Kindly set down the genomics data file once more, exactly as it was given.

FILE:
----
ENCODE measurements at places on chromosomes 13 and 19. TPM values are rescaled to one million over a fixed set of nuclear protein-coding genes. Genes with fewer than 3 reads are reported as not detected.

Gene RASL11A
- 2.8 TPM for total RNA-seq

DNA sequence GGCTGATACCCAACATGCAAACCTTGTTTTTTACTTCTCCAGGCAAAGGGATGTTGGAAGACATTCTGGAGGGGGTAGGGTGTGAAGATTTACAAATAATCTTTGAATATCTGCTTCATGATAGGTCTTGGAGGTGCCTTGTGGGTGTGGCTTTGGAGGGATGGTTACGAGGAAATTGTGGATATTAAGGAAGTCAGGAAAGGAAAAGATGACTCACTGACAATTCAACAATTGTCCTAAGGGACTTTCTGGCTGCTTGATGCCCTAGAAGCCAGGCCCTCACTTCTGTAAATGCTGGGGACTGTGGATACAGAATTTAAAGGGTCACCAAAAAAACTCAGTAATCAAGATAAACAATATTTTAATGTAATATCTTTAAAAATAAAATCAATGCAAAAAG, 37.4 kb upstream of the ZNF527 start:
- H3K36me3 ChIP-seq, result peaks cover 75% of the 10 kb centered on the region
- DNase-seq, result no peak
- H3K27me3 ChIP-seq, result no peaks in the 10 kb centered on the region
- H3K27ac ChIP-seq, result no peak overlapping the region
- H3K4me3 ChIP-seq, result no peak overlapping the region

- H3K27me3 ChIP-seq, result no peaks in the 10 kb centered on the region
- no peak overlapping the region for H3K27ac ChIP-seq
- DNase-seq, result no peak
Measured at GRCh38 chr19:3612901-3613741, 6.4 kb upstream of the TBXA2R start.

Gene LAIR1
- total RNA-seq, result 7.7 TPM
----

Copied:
ENCODE measurements at places on chromosomes 13 and 19. TPM values are rescaled to one million over a fixed set of nuclear protein-coding genes. Genes with fewer than 3 reads are reported as not detected.

Gene RASL11A
- 2.8 TPM for total RNA-seq

DNA sequence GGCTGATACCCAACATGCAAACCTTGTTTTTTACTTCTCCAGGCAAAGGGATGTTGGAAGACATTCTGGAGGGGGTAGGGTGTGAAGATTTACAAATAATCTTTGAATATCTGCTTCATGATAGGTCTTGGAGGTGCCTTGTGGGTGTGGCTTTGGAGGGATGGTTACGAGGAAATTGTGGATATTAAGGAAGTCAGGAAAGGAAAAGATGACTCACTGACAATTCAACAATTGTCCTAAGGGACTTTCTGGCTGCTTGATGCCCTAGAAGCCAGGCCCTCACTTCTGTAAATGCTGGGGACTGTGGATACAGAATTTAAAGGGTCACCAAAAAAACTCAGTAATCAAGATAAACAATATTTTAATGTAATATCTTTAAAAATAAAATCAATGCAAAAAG, 37.4 kb upstream of the ZNF527 start:
- H3K36me3 ChIP-seq, result peaks cover 75% of the 10 kb centered on the region
- DNase-seq, result no peak
- H3K27me3 ChIP-seq, result no peaks in the 10 kb centered on the region
- H3K27ac ChIP-seq, result no peak overlapping the region
- H3K4me3 ChIP-seq, result no peak overlapping the region

- H3K27me3 ChIP-seq, result no peaks in the 10 kb centered on the region
- no peak overlapping the region for H3K27ac ChIP-seq
- DNase-seq, result no peak
Measured at GRCh38 chr19:3612901-3613741, 6.4 kb upstream of the TBXA2R start.

Gene LAIR1
- total RNA-seq, result 7.7 TPM